Fresno Bee Newsroom Blog

Fresno council: Are city’s lobbying costs justified?

Fresno pays firms in Sacramento and Washington, D.C. for lobbying and governmental relations services, and has its own in-house employee as well. The annual tab exceeds $200,000.

Is it worth it?

Fresno City Council members want to know.

During today’s weekly council meeting, a contract renewal was up for Simon & Company, which lobbies on behalf of the city in Washington, D.C. The cost: $65,000 annually for two years, with the option of two additional one-year terms.

But then the questions started.

Given the city’s tight budget, belt-tightening and outsourcing, Council President Clint Olivier asked, is having a lobbyist in the nation’s capital really necessary?

He suggested putting a federal-level lobbyist on hold for three years, and then revisiting it.

City Manager Mark Scott seemed annoyed the possibility was even raised.

Cutting the lobbyist, he said, would be a disaster for Fresno. Budgets would have to be slashed, he said, because the city has become more reliant on federal grant money that Len Simon, of Simon & Co., routinely helps land.

“He is so good,” Scott said of Simon. “He knows the people he needs to know.”

Council Member Andreas Borgeas then weighed in. The deal is good, he agreed, but what are the city’s priorities? He also thought the two new incoming council members should have a chance to weigh in on that question.

His idea: Hold off three months until those priorities are established.

Then the Sacramento lobbyist — who is paid $95,000 annually — and local Governmental Affairs Manager Katie Stevens — who made more than $66,000 last year — came into the picture.

Again Scott was miffed.

“Katie is a 70-hour a week employee often times,” he said. “Yes, she is needed.”

In fact, Scott said, all three are needed.

“We’re lucky to have this team,” he said.

But Council Member Lee Brand felt a study was in order. Could another lobbying firm in Sacramento or Washington, D.C. do it cheaper or better? Does the city need lobbyists in the two capitals and in City Hall? Can all three positions be justified?

The questions, Brand said, must be asked.

“We’ve got to have a few tools left,” Scott responded. He said council members were starting to “nitpick” and he urged them to “go do your homework” to see if the city’s lobbying ranks were overstaffed.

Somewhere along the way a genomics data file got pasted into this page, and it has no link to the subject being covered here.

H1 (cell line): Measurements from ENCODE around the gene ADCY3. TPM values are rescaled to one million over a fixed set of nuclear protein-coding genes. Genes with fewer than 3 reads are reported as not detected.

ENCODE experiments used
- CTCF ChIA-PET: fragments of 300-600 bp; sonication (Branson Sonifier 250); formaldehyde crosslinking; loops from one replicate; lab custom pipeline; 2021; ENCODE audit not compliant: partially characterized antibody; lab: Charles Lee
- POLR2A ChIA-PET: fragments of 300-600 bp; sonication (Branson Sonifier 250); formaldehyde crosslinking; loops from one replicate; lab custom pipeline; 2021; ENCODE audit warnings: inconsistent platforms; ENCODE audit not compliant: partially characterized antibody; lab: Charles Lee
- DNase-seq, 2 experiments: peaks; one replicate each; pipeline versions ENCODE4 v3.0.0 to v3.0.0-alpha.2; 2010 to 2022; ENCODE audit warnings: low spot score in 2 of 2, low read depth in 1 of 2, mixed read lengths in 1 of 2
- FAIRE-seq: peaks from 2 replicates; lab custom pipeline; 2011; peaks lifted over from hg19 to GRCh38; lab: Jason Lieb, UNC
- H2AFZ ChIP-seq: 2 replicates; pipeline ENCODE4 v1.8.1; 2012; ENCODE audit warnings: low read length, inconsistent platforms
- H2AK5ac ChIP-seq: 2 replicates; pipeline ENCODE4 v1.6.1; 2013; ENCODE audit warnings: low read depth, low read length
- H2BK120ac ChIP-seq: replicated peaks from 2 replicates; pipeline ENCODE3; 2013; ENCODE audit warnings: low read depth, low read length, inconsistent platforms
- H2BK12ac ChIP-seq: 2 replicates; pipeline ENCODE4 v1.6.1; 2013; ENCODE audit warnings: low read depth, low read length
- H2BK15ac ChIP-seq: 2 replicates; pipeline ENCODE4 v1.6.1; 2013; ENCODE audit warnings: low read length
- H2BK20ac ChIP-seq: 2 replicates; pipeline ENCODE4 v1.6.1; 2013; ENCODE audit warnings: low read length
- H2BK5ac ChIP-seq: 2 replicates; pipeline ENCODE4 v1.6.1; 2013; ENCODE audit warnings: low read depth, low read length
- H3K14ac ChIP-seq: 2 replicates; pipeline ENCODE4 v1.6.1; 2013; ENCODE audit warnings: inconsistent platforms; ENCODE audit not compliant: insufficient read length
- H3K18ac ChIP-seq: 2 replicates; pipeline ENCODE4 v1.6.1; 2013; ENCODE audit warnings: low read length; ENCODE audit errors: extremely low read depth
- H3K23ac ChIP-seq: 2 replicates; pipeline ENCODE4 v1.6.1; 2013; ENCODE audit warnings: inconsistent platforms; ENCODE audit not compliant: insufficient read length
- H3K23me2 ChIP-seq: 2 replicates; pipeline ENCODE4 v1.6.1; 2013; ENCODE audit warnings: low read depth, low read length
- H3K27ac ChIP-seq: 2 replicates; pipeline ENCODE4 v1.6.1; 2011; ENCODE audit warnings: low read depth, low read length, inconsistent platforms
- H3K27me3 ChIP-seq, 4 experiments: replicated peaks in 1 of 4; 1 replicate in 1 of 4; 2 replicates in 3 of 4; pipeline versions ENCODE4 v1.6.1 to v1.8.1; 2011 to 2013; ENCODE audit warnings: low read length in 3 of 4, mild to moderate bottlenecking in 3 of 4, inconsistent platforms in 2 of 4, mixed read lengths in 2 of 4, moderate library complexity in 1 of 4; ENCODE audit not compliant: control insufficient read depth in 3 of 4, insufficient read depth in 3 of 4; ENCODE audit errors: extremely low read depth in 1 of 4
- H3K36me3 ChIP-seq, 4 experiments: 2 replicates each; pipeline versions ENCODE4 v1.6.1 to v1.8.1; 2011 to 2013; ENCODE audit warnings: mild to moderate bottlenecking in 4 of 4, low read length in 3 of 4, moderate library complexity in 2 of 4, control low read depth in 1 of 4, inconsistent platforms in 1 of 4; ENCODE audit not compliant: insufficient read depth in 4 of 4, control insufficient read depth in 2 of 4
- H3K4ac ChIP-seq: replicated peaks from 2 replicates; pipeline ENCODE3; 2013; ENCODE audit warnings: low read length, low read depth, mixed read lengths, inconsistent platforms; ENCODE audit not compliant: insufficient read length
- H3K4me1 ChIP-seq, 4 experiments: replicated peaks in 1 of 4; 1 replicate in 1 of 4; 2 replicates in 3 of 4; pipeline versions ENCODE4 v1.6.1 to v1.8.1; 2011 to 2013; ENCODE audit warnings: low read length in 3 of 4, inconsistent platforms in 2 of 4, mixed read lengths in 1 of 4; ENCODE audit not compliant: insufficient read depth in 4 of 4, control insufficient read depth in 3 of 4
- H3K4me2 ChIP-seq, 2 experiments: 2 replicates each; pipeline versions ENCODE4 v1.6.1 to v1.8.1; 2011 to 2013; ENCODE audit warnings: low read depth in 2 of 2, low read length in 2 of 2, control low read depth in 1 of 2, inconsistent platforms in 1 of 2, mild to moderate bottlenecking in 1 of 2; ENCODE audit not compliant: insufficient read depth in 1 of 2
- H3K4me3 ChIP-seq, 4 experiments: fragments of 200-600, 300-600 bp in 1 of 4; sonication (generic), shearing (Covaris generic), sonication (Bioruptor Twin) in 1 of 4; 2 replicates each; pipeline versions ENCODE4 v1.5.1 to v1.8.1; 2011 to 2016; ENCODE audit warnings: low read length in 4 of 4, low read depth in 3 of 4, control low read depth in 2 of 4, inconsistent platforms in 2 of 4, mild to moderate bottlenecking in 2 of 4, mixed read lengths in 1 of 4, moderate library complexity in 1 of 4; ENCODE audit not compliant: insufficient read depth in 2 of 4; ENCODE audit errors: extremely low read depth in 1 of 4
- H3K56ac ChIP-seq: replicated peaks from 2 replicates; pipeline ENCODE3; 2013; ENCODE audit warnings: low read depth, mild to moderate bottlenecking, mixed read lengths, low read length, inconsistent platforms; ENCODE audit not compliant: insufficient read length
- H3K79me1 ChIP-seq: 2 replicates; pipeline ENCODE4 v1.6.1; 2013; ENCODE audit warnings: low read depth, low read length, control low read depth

In the end, at Brand’s urging, the council decided to extend Simon & Company’s contract six months — to June 30. Between now and then, a council workshop will be conducted to see whether that money and position, as well as the Sacramento lobbyist and Stevens’ position, are warranted.

Responses

Jim Otey says:

In a word, “NO.” But then just about nothing that Mayor Swearengin, her toadie Mark Scott, HIS toadie Bruce Rudd and the City Council spend money on is worth it. Why? Because of the lack of return. If you look at the amount of money this Mayor and her administration have shelled out, plus the amount of money the City Council has pulled out of thin air – it’s easy to see why Fresno is in such dire financial straits. The REAL reason that the City is in such trouble isn’t the poor economy – Fresno’s economy has been “poor” for at least a decade. The real reason is either financial ineptitude – or quite possibly financial malfeasance.

It’s BEYOND time for a recall vote on Mayor Swearengin. The fact that she ran unopposed speaks VOLUMES about how deeply the corruption of her administration runs. All the decent candidates who might have opposed her were afraid to run because of her “deep pockets.” And those pockets aren’t her own – they belong to wealthy real estate developers, business owners – and even people like Meg Whitman.

vintage1950 says:

I’m not always on the Mayor’s side and I’m critical of some of her spending ideas, especially on the various futile “downtown revitalization” efforts. However, although unfortunate, lobbying firms are a necessary tool to receive federal or state government funding for local projects. It seems silly that lobbying firms are paid to try to get funds back to local areas that many times sent that money in the form of taxes to the government only to have to “fight” and pay to try to get a fair share back. But that’s our system.

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